This post is a partial response to a post at the CLIR blog on information ecology and morality by Timothy Norris.
In 1999 Bonnie Nardi and Vicki O’Day published the book Information Ecologies: Using Technology with Heart with the MIT press. The book summarizes some of the common metaphors used to describe technology, such as tool, text, system, and ecology. At the same time it reviews some of the major technological critiques of the twentieth century by authors such as Jacques Ellul, Langdon Winner, and Neil Postman.
I’ve been thinking about how libraries can become better at serving researchers and expert users, especially through their front pages. A recent news item from the University of Tennessee library prompted me to make the connection between expert users and library home pages. The University of Tennessee library just announced the launch of their One Search box on the home page. I found this quote especially disturbing “launching a major upgrade to the Libraries’ discovery portal: the search box in the middle of library homepages will yield exponentially more results than in the past.
One of the research projects I began last spring is starting to show some initial results. I wanted to study the reception of some key technologies by information science professionals over the past 40 years. I was interested to see if there were any differences in professional attitudes toward different technologies. I decided on two cases to look at in depth: first was the development of OPACs, online public access catalogs, during the 1970s and 1980s; second was the World Wide Web, during the 1990s.
John Brownlee started a bit of storm on March 30 when he posted a story about Girls Around Me, an app for the iPhone. The idea behind the app is relatively simple - you turn it on, it finds your current location, and then it locates all of the people (men or women) who are currently nearby. The information is taken from public Facebook profiles and Foursquare check-ins. Brownlee tells a great story about the reaction of friends to whom he showed the app; they gradually move from fascination to a tingly ickiness and finally outright worry.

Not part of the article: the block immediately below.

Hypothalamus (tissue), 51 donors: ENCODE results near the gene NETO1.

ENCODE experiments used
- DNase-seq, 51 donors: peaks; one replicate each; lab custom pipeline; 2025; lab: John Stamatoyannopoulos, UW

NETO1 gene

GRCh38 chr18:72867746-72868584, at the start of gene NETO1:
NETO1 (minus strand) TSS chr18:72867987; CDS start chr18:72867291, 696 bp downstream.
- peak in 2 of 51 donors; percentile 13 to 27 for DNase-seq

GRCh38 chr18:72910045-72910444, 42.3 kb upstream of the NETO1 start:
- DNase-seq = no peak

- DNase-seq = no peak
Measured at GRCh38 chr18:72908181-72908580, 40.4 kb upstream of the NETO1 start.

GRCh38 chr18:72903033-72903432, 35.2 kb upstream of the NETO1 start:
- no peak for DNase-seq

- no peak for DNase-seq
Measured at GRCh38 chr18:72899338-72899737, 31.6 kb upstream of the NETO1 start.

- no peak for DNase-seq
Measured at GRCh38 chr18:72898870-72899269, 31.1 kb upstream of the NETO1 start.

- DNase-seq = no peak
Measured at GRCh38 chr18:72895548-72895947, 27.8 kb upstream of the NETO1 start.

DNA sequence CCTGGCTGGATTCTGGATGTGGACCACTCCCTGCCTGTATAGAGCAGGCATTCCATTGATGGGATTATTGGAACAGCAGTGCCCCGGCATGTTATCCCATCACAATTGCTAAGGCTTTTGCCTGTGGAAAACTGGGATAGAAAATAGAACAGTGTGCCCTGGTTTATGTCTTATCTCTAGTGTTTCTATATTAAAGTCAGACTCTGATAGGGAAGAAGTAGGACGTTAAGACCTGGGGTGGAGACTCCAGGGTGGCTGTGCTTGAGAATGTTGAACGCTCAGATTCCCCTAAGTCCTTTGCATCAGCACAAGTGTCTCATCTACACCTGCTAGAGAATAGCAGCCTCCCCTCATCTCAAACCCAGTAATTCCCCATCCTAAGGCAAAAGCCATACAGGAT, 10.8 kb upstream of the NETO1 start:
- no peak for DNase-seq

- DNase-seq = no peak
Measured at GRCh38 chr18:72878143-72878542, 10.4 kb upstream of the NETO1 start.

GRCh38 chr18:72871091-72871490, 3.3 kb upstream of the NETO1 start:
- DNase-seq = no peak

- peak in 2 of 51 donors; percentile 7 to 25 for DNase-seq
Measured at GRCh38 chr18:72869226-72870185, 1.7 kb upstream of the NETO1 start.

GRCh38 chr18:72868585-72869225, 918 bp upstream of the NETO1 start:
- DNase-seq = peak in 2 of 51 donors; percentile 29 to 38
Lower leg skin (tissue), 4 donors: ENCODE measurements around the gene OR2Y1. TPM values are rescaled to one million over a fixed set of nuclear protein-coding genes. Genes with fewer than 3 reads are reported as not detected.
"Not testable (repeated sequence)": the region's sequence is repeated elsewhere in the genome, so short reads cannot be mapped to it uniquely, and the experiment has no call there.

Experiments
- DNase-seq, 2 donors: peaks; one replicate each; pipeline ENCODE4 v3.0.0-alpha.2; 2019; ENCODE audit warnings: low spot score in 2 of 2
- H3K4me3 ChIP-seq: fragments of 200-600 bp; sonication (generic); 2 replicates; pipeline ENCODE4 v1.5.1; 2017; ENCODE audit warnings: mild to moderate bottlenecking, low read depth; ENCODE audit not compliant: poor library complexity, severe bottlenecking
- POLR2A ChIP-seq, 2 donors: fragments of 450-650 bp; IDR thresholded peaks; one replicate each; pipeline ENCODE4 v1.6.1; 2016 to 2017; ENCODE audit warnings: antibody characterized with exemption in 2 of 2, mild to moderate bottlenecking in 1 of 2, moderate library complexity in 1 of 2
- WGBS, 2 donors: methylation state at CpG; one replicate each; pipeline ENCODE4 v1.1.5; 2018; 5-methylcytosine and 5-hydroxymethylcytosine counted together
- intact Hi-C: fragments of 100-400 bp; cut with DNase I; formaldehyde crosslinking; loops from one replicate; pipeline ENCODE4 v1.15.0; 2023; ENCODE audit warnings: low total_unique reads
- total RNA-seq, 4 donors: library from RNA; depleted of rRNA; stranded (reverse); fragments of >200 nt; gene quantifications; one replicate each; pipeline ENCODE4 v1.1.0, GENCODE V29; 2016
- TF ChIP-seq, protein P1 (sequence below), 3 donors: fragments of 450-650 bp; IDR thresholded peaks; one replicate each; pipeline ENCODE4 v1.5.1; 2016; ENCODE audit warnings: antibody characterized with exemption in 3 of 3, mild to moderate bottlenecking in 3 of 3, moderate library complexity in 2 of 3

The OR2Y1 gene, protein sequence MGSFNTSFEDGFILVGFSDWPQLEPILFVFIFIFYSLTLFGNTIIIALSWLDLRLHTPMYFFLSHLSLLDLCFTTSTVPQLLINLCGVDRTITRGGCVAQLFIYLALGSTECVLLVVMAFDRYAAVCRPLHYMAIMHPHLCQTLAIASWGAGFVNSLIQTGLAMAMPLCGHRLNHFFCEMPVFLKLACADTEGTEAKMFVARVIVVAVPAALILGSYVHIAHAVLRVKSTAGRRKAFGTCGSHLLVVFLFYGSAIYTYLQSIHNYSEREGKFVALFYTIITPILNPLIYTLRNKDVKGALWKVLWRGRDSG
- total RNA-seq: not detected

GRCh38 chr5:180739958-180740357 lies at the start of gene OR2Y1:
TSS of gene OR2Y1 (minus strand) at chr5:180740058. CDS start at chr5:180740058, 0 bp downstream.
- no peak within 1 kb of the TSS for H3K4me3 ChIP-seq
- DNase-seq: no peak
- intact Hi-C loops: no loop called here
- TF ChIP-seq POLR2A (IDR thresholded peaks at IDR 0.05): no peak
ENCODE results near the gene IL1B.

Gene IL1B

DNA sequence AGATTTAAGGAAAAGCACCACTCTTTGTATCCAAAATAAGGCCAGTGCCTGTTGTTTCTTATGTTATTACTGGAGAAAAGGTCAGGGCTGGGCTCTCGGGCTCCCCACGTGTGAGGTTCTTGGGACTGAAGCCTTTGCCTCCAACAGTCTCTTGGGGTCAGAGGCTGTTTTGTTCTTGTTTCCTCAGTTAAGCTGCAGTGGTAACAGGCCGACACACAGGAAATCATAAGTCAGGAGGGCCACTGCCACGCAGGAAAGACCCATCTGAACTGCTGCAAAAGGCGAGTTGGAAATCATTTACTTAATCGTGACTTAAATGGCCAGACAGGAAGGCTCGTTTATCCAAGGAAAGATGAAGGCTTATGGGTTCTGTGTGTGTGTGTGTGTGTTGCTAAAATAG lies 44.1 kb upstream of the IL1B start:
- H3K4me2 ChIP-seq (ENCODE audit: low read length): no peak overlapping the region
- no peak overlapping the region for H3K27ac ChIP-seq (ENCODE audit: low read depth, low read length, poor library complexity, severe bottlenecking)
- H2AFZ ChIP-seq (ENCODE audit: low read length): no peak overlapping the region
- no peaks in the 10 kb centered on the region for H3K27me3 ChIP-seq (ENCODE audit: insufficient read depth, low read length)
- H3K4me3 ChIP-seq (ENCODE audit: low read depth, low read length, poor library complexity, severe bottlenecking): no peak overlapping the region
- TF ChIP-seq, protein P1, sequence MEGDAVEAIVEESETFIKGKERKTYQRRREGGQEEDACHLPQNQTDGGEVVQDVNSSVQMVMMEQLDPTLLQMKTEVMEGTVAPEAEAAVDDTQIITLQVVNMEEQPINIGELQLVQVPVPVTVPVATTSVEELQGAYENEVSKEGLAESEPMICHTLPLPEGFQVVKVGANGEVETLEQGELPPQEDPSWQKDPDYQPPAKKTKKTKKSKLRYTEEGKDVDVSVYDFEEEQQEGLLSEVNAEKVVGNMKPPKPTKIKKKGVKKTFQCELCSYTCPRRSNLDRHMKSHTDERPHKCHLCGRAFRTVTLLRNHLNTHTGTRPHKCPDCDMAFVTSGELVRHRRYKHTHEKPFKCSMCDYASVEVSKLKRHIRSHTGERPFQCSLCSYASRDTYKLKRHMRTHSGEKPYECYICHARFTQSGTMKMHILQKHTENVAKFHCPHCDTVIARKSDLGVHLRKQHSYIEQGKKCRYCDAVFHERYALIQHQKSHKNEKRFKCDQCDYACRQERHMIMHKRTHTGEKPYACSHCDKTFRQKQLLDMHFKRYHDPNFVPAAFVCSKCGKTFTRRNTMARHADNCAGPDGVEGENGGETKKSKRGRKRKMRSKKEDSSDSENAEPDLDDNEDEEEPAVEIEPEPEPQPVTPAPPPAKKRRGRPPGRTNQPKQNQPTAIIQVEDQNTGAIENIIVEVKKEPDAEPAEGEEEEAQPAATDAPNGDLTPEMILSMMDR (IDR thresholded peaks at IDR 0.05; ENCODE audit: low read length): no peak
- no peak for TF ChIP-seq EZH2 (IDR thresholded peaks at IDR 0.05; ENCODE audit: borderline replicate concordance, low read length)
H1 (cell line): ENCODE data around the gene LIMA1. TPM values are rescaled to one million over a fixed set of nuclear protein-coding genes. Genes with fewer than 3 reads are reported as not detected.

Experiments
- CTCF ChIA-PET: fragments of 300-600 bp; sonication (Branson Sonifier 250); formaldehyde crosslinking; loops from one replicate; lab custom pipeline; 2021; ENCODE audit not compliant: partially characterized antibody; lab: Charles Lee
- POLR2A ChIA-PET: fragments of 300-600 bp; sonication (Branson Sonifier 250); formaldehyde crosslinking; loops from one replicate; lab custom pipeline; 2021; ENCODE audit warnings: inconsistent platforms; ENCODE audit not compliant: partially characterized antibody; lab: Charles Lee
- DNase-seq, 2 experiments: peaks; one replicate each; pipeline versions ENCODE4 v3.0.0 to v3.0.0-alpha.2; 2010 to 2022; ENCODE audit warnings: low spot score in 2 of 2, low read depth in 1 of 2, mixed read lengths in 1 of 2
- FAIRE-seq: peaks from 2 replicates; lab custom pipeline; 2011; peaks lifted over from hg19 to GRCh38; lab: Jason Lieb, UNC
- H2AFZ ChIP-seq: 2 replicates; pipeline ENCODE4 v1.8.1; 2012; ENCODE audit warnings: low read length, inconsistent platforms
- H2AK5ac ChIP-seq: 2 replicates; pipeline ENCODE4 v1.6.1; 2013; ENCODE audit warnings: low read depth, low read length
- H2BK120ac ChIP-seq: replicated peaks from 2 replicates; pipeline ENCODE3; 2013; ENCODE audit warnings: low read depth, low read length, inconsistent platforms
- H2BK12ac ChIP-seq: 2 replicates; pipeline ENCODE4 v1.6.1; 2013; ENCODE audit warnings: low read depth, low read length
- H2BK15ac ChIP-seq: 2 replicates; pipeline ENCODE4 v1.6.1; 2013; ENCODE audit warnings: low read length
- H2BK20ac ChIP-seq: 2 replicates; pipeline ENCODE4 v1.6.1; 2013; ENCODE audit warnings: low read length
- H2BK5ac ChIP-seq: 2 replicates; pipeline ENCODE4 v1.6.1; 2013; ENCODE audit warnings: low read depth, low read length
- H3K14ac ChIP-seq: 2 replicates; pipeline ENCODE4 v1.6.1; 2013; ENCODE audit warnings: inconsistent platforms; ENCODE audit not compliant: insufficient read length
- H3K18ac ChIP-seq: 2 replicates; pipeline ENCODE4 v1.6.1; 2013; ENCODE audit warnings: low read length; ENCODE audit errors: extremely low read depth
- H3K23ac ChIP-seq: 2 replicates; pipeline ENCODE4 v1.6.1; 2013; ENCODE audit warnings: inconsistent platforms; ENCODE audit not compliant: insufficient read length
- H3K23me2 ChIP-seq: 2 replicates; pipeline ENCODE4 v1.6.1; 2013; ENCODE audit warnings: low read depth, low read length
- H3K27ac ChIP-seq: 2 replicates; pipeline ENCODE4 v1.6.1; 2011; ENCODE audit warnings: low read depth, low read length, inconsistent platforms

Summary of the big data explosion from the 2011 Strata Online conference sponsored by O’Reilly.
Three interlocking changes
exponential economics. The dramatic decrease in storage costs, and the increase in network connections/access points. sensor networks. The ubiquity of data collection. “Instrumented spimes” - term from Bruce Sterling for devices that are streaming information into the cloud/ether. cloud computing. Computational and data resources on demand. Success on the data stack
From John Dewey’s Pragmatic Technology by Larry A. Hickman
“What, in Dewey’s view, constitutes responsible technology? This book is an attempt to suggest some answers to that question. By way of review and conclusion, it may be said that Dewey rejected what I have called “straight-line instrumentalism,” or the view that neutral tools are brought to bear on ends that are valued for reasons external to the situations within which those tools have been developed.
Is Twitter or any kind of technology killing poetry? That was the argument I listened to yesterday afternoon at a local Meetup group.
I shake my head, silently, every time these arguments come up because they capture something real about our crazy modern life but also leave so much behind.
To me poetry is just another form of technology - a linguistic one - which we use to communicate with each other.
I want a web site that combines an online poll with an open-ended survey to collect the poll possibilities. Let me unpack that with an example.
Suppose four friends and I want to meet for coffee on Thursday, but we don’t know where to meet. So we ask a question: “Where should we meet on Thusday?” The poll is open for a day and during that time each person sends in the name of a place where they want to meet.